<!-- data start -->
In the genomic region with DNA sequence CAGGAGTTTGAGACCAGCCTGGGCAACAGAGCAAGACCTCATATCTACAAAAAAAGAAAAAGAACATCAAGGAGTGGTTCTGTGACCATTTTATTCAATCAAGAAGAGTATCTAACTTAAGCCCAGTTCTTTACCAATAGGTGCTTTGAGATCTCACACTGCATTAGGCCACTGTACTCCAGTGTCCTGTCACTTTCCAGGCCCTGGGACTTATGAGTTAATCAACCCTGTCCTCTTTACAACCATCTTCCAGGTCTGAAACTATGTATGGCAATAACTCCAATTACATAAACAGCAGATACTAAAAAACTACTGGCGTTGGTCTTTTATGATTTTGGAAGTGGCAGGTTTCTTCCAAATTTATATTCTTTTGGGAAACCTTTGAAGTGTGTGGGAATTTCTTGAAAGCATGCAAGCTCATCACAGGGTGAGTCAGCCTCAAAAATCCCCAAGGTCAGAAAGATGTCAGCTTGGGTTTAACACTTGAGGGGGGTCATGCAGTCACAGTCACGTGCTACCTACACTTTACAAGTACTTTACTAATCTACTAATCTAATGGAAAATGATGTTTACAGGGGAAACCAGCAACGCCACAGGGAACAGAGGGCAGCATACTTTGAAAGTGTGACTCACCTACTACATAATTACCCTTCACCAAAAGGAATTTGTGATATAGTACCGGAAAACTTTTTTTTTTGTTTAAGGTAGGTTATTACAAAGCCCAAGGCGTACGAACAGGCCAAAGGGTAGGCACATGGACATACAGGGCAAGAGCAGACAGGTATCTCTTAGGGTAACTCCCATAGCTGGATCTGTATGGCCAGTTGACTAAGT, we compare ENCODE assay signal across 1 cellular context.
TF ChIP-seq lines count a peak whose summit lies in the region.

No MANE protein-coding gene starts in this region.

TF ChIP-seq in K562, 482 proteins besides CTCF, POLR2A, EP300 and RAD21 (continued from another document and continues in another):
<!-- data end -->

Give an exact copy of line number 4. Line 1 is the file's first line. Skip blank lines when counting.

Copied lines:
TF ChIP-seq in K562, 482 proteins besides CTCF, POLR2A, EP300 and RAD21 (continued from another document and continues in another):